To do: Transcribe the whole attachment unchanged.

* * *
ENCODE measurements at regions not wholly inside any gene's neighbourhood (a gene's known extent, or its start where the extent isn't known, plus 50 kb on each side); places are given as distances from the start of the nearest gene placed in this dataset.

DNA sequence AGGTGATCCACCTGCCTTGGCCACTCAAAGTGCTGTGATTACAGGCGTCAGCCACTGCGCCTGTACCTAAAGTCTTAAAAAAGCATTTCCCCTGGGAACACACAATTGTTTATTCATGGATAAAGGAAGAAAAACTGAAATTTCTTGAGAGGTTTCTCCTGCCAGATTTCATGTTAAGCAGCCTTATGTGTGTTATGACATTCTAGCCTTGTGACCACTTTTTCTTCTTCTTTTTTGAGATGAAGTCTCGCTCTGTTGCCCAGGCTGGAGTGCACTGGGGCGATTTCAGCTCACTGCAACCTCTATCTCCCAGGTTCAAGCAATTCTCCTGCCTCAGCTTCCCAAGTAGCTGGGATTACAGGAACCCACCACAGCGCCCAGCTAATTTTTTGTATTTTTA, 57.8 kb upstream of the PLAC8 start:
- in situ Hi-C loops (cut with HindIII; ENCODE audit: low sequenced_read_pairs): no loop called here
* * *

ENCODE measurements at regions not wholly inside any gene's neighbourhood (a gene's known extent, or its start where the extent isn't known, plus 50 kb on each side); places are given as distances from the start of the nearest gene placed in this dataset.

DNA sequence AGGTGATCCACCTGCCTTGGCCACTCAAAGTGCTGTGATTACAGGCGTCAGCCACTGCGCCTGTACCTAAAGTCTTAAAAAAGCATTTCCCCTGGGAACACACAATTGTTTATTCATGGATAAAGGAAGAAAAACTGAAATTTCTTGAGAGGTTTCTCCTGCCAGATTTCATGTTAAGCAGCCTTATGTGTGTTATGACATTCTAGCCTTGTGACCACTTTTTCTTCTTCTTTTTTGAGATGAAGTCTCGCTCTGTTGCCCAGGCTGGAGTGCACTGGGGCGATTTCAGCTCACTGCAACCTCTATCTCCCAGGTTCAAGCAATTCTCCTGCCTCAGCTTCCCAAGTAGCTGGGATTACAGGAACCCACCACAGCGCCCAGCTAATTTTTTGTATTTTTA, 57.8 kb upstream of the PLAC8 start:
- in situ Hi-C loops (cut with HindIII; ENCODE audit: low sequenced_read_pairs): no loop called here